Perspectives on Low-Carbon Transitions in South Asia
NBR, in collaboration with the Energy Futures Initiative, conducted a two-day virtual workshop exploring the potential for natural gas to help improve energy access in South Asia and achieve the region’s targets for a low-carbon future. As part of this project, NBR’s Chihiro Aita spoke with Shiyana Gunasekara, an energy and climate consultant at the Berkeley Research Group, concerning the role of natural gas in South Asia’s energy outlook, the prospects for low-carbon transitions across the region, and the potential market and infrastructure challenges.
What role does natural gas play in South Asia, and how might its use differ across sectors?
For India and Pakistan, gas faces an uphill battle in gaining an increased share of the power mix, whereas it already makes up 70% of Bangladesh’s power mix. As the power sector is so price-sensitive in these countries, increasing the share of natural gas in the power mix is contingent on the price of the competing fuels. In the medium term, natural gas will likely continue to replace oil and coal in the power sector thanks to policies emphasizing decarbonization; however, beyond 2030, natural gas will likely lose ground in power generation as renewables, measures, and technology to improve energy efficiency, and battery storage scale up.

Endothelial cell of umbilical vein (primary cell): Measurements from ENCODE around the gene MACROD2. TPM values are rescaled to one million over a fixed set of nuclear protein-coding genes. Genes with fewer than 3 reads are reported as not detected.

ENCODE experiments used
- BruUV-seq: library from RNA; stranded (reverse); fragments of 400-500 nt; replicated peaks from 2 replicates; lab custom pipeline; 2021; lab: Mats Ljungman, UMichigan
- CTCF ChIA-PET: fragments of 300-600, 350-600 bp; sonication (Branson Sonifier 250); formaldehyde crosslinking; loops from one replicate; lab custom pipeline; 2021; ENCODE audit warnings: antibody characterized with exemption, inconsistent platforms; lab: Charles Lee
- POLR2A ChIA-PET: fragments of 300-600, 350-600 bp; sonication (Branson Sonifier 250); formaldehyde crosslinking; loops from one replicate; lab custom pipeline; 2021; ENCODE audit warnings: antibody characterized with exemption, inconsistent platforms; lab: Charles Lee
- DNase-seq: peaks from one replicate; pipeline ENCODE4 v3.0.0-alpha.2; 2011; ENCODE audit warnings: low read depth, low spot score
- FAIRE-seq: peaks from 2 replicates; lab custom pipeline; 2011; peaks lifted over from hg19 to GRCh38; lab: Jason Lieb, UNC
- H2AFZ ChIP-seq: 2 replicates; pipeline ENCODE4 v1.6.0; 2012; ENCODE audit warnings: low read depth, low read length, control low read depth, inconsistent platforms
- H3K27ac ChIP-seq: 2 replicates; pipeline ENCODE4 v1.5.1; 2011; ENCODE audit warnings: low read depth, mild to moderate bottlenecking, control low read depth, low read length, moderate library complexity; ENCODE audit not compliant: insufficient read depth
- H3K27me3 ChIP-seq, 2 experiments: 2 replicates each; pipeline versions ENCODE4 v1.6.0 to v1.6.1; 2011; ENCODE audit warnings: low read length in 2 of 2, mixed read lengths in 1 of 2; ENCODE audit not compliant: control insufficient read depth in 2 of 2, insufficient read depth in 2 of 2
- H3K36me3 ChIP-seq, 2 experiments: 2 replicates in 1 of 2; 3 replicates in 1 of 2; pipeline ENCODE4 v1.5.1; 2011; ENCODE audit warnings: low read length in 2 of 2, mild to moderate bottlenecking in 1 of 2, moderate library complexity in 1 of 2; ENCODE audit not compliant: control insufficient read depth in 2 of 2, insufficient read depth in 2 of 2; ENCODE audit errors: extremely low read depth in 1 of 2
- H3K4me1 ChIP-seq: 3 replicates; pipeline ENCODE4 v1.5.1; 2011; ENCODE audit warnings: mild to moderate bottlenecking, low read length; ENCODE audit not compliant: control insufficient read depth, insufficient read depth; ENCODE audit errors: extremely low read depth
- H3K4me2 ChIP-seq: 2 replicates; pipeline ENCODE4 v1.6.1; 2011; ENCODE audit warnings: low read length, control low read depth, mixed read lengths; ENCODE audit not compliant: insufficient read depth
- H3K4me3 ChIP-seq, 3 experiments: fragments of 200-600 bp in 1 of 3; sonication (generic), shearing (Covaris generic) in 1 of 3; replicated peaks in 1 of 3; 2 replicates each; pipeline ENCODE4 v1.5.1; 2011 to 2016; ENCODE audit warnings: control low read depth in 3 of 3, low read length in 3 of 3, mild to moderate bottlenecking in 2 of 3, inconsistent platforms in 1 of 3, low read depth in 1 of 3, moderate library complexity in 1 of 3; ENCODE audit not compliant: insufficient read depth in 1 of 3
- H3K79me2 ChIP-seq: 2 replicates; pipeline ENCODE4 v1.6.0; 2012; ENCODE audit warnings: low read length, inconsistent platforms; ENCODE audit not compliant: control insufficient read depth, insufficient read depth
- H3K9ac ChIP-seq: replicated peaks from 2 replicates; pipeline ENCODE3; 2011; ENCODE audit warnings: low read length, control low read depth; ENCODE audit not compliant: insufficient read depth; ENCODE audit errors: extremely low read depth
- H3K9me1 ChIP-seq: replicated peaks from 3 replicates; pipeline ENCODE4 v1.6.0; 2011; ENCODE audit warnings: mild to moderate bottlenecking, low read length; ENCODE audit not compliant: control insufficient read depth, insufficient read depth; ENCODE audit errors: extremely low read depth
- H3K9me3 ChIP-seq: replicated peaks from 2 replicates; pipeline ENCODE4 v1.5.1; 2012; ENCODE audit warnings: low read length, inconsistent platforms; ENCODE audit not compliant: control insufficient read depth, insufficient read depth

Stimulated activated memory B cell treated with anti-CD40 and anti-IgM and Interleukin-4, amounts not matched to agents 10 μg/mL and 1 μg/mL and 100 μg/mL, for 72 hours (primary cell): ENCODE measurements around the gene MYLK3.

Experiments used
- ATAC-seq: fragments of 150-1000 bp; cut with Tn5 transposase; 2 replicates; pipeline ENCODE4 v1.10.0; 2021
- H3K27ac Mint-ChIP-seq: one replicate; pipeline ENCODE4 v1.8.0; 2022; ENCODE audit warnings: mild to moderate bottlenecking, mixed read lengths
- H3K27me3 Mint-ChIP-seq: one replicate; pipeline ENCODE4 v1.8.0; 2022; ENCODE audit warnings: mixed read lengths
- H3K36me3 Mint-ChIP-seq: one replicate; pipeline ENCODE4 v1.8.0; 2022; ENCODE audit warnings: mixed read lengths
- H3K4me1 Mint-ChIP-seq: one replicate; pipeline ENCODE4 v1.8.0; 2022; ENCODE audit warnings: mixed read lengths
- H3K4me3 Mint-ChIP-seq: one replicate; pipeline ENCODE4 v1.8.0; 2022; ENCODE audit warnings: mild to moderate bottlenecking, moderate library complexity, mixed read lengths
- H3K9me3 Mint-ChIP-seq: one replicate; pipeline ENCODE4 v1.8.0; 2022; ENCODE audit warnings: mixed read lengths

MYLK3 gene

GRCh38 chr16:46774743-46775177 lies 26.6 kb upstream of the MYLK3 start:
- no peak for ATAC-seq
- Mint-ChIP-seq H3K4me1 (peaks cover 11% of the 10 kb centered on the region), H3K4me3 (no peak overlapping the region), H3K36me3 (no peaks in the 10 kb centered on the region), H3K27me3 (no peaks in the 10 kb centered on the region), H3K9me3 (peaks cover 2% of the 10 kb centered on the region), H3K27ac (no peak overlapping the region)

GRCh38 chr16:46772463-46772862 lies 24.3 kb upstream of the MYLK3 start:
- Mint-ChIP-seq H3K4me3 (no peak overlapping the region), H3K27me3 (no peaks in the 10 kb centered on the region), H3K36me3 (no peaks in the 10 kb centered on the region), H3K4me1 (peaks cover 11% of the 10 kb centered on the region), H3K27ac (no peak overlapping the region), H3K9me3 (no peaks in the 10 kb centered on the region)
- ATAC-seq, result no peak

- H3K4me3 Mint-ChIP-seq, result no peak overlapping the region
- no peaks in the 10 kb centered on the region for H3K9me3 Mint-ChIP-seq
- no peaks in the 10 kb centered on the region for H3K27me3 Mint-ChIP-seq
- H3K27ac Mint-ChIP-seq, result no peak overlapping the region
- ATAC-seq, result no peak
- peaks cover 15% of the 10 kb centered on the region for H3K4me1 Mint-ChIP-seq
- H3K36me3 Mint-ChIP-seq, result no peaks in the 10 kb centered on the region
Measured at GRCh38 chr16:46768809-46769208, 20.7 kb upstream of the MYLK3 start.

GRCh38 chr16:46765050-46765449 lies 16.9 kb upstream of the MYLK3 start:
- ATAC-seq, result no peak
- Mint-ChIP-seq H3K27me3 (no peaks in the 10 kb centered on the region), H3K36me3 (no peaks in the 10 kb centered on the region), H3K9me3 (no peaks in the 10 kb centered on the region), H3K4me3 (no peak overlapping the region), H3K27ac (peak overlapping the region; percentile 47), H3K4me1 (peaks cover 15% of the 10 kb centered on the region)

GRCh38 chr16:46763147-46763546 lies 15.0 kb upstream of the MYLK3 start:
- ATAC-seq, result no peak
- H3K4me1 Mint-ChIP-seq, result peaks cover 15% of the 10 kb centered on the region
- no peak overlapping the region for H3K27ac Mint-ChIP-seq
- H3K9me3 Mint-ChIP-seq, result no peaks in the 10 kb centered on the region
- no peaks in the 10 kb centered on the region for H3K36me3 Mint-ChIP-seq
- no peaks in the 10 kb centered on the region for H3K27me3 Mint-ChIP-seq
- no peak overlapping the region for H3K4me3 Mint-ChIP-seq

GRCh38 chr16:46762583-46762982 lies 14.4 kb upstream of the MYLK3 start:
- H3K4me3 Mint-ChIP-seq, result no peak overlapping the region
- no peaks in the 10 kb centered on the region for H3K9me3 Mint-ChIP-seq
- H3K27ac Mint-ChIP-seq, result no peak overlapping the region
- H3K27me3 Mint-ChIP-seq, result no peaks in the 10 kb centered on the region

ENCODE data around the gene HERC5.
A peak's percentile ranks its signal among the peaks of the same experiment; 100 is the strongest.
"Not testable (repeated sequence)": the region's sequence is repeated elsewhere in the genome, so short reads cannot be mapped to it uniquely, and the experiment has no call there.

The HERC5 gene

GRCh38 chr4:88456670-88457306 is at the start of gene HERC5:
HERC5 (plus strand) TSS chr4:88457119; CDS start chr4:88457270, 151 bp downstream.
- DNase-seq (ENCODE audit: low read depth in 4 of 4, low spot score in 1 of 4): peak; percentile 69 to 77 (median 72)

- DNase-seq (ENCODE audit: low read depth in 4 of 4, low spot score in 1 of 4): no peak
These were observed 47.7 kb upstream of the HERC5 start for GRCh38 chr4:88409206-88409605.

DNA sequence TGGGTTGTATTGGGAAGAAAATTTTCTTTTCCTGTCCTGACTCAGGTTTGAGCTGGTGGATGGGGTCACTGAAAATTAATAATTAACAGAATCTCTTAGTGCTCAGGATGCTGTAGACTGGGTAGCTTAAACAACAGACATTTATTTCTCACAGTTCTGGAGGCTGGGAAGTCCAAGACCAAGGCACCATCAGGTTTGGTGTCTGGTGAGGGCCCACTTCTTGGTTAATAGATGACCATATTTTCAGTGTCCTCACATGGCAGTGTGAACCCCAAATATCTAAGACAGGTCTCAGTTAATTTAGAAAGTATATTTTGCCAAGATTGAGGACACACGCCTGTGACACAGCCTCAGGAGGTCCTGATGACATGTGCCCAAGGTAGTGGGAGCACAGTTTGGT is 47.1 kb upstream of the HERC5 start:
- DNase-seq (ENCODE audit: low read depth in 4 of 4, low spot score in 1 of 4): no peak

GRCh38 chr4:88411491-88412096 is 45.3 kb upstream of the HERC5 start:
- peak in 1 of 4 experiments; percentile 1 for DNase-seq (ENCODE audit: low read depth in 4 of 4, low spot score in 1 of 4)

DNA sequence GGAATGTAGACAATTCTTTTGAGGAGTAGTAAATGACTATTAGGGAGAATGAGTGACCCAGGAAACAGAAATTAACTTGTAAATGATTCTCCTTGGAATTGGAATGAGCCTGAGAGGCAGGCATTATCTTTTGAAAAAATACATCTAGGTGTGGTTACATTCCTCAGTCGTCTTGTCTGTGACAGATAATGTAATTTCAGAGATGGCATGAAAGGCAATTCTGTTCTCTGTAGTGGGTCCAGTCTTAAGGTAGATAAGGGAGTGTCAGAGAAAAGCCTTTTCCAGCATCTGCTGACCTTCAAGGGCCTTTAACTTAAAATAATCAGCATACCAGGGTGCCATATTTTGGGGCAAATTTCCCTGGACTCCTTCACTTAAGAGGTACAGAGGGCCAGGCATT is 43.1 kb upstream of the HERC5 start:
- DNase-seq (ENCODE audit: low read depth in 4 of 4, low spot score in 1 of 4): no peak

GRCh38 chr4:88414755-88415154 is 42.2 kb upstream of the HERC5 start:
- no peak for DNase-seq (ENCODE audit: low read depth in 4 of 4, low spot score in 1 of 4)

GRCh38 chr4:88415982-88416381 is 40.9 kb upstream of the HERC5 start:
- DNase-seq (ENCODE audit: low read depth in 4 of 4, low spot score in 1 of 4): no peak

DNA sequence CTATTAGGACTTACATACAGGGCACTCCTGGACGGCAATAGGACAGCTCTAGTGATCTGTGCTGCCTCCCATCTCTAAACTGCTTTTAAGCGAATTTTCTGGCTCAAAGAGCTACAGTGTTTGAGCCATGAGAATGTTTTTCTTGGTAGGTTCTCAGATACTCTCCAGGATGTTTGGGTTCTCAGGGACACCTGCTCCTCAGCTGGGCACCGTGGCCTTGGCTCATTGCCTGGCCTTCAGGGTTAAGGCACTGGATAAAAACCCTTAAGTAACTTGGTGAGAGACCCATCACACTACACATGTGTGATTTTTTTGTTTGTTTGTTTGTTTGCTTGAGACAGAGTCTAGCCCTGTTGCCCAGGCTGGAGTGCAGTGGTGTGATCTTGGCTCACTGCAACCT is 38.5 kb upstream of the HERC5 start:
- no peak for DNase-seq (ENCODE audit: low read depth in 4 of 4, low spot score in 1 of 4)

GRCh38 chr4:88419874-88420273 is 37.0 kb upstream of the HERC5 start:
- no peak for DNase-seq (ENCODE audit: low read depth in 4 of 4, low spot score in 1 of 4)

On the other hand, natural gas will likely expand its share of the energy mix in the hard-to-decarbonize industrial sectors. In all three countries, manufacturing, textiles, agriculture, and fertilizer are major industries that happen to be relatively large consumers of gas. Governments are promoting these industries for both their domestic and export markets, and therefore industrial policy will encourage gas usage through the medium to long term.
How likely are hydropower-intensive countries such as Nepal and Bhutan to explore adding natural gas and liquefied natural gas (LNG) to their energy mix, as other countries in the region have?
For Nepal and Bhutan specifically, adding fossil fuel imports to their energy mix is unnecessary, given that their overall demand prospects are manageable with their existing resources. Neither country has major manufacturing industries that would require the high heat intensity of natural gas; they also do not have any existing natural gas infrastructure to develop a market.